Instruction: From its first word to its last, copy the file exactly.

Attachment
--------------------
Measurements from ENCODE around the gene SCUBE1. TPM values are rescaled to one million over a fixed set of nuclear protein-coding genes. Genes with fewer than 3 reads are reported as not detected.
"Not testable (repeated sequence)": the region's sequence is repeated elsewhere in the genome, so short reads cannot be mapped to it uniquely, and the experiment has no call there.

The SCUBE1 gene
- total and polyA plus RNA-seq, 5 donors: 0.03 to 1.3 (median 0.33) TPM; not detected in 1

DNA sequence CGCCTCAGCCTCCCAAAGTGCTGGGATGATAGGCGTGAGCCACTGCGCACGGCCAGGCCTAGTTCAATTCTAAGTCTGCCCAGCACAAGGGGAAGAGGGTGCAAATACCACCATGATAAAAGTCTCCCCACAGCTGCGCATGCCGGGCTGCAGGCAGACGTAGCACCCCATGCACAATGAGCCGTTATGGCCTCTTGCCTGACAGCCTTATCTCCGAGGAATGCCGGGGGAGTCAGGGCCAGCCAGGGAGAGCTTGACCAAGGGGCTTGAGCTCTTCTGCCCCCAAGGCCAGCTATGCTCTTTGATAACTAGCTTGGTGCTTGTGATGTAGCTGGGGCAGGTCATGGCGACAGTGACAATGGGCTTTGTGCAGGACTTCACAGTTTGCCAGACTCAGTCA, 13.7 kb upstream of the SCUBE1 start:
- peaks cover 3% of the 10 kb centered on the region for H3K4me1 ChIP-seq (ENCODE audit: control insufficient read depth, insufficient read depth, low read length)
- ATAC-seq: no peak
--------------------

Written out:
Measurements from ENCODE around the gene SCUBE1. TPM values are rescaled to one million over a fixed set of nuclear protein-coding genes. Genes with fewer than 3 reads are reported as not detected.
"Not testable (repeated sequence)": the region's sequence is repeated elsewhere in the genome, so short reads cannot be mapped to it uniquely, and the experiment has no call there.

The SCUBE1 gene
- total and polyA plus RNA-seq, 5 donors: 0.03 to 1.3 (median 0.33) TPM; not detected in 1

DNA sequence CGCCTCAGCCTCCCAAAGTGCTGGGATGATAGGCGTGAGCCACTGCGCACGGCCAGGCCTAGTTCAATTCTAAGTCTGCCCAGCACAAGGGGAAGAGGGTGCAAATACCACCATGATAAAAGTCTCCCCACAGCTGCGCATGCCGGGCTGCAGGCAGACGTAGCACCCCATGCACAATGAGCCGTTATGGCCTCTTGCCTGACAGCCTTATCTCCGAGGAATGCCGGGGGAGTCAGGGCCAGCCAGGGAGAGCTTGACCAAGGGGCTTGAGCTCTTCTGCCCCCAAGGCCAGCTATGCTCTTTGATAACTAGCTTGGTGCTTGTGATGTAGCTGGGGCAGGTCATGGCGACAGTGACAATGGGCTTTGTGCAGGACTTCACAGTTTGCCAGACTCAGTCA, 13.7 kb upstream of the SCUBE1 start:
- peaks cover 3% of the 10 kb centered on the region for H3K4me1 ChIP-seq (ENCODE audit: control insufficient read depth, insufficient read depth, low read length)
- ATAC-seq: no peak